BBA decries political interference in dispute resolution

After more than two weeks of public wrangling, the Western Bus Zone returned to normal operations yesterday, Wednesday.

It took some cajoling from officials of the Department of Transport to get the owners of Guerra’s Bus Line to agree to give up one of their runs to accommodate the Belize Bus Owners’ Cooperative (BBOC), who had already gotten back five runs from Westline Bus Company Limited, owned by Sergio Chuc of San Ignacio. It was revealed for the first time today, Thursday, that Chuc, said to be well-connected to the UDP, was (and according to him, still is) a registered member of the BBOC before forming Westline.

According to documentation we have received, Westline Bus Company Limited was incorporated as a limited liability company with the Companies and Corporate Affairs Registry on March 16, 2011, and its memorandum of association lists the company’s shareholders as Sergio and Diane Caroline Chuc, both of Benque Viejo Road in San Ignacio.

The president of the Belizean Bus Association (BBA), Thomas Shaw, has said that, following more than six hours of negotiation on Tuesday between Transport officials and Jose Victor Guerra, the company’s manager, Guerra’s Bus Line reversed its previous public position that it would not give up its runs, allowing BBOC to resume operations in the West with nine runs: 5 runs from Westline, three from non-BBA member D & E Line of Benque Viejo, and one from Guerra. (For more, see story elsewhere in this issue.)

Shaw told Amandala today that while he is sympathetic to Guerra’s situation, he, Shaw, had been fighting on Guerra’s behalf, as he is a BBA member, but that he could not keep up that fight if he was not backed by what his members want.

Attention now turns to the yet-to-be organized Northern Zone, where operators continue to negotiate the schedule. A deadline of June 10 has been set and in the meantime, the BBA is calling on its members — including the BBOC (who has three permanent runs and three temporary runs) — to hold their runs in the area, until the situation is resolved.

Shaw and BBA consultant Patrick Menzies, who appeared on today’s Wake Up Belize Morning Vibes (WUB) on KREM Radio, made it clear that the politicians ought not to be involved in the negotiations, as their interference has led to divisions within the Association. A meeting has been called for next Tuesday to iron out those differences.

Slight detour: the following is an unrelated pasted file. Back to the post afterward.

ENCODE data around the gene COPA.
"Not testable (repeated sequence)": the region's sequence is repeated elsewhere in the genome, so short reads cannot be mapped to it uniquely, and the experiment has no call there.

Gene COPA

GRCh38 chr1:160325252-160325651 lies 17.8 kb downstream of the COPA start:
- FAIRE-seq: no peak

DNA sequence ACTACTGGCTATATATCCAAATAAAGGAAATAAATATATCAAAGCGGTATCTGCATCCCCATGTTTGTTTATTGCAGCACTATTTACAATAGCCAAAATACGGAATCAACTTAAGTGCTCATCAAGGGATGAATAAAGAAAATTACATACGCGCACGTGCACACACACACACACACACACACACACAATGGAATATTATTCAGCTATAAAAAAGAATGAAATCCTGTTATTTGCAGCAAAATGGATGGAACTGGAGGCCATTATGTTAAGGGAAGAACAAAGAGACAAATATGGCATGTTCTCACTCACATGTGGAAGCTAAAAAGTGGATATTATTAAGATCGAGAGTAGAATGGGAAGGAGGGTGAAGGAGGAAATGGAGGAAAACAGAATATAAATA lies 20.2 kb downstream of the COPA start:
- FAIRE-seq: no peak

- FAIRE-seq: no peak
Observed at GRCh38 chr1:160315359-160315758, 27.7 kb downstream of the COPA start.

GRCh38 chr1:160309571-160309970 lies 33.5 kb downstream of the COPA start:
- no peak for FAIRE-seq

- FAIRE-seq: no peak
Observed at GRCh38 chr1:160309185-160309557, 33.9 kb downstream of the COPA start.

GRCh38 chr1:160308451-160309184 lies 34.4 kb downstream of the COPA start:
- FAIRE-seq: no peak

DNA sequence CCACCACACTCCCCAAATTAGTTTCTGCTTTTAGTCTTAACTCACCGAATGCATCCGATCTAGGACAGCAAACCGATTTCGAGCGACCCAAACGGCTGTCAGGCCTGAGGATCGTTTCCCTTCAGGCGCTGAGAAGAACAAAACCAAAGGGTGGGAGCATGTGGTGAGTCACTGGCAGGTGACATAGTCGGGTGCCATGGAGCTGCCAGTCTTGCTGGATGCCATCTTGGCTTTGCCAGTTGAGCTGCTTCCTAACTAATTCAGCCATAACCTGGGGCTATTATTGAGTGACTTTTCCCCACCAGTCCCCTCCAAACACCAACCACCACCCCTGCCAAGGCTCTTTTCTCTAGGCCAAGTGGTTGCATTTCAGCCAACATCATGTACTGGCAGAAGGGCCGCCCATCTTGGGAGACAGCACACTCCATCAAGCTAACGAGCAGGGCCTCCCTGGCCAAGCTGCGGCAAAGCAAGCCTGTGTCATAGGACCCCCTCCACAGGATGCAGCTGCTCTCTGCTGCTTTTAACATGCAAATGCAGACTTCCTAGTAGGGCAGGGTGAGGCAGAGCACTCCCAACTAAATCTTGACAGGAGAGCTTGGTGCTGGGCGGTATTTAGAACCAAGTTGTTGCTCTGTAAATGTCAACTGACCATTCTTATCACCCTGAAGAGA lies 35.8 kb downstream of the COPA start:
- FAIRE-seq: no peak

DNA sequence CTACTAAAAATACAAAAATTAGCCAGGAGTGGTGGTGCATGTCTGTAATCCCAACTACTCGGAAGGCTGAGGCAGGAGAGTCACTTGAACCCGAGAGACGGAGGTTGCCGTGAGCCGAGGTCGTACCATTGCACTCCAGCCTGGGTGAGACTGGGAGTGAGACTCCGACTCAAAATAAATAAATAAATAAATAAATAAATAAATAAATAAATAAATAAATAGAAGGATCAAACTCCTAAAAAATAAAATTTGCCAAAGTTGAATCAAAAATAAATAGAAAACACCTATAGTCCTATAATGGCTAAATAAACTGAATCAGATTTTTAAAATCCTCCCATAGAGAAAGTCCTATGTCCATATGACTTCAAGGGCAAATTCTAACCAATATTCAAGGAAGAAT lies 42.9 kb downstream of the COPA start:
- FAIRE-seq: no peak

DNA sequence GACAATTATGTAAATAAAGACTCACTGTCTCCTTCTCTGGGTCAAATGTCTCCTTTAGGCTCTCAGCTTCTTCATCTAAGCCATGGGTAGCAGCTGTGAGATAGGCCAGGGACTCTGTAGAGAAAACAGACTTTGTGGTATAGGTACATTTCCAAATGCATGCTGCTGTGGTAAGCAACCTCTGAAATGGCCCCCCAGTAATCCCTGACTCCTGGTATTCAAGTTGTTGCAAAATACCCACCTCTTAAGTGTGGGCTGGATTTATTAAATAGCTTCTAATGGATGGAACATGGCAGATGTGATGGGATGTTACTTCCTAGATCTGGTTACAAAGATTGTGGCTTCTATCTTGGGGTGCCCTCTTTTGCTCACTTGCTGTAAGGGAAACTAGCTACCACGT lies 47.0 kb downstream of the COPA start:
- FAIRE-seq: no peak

Chuc called KREM this morning to give his side of the story, accusing Shaw and Menzies of trying to “demonize” him, and insisting that BBOC had applied for the Northern Zone in full and that was the only reason that he joined the fray. He maintained that he is no newcomer, having worked in the industry for 8 years, and stated that he, too, has been employing people both at Westline and in his other businesses.

Chuc denied that his connection to the UDP had anything to do with his getting the runs, stating that he was not the first “go-to” person when the runs vacated by National Transport became void, and even called out the Government for going “soft” on BBOC by granting them runs in the North and West, contrary to the policy of the Department of Transport that a company would only be able to run in one zone (though it is the expressed opinion of Prime Minister Dean Barrow, as expressed in an answer to a question from Amandala at the May 27 press conference, that that policy may be deviated from with good and sufficient reason.)

Chuc says he is not operating with BBOC by virtue of being granted the Westline runs, but has not resigned from the cooperative as yet.

Asked by Sharon Marin, WUB host, whether as a member he felt that he had stabbed his BBOC brethren in the back by taking their runs, Chuc responded, “No, no, no, no, no. I don’t have a guilty conscience on that…,” going on to charge the executive of the BBOC, which he says has only 21 members, with fighting among themselves for the best runs. He related an instance in which one of his drivers was suspended for seven days by BBOC chairman Claude Frazer because he was late getting back to Belize City; he had had a problem with the starter in his vehicle which he was fixing in Benque Viejo, and Frazer had initially said it would be a two-day suspension.

“I think what the Ministry of Transport wants to do is, if there is a bigger operator that can take the whole slot, there will not be peak runs, or slow runs, because it is one company…,” Chuc said, arguing that BBOC members avoided the slower runs because they could not make money. He charged that, for instance, on Wednesday, an express run at 10:00 a.m. and a regular run at 10:30 a.m. were not taken by BBOC.

Shaw responded, “…if the Department of Transport would leave the operators to run their business, you know, because it is the operators who has the expenses. The politicians, they sit behind the table, they don’t know what you actually go through physically, or the ground work. More than likely, nobody goes into a business to lose money. And if you are going to issue a permit, that run should be viable. If you are going to give me a run that I’m going to make ten dollars, what you are doing to me, more than likely, is sending me to the poor house…”

He added that Westline faces the same dilemma as National Transport did – accounting to the banks for money borrowed to facilitate managing the bus company, without a profit to show them.

An uneasy peace has therefore settled over the transport industry, but the last has not been heard of this dispute.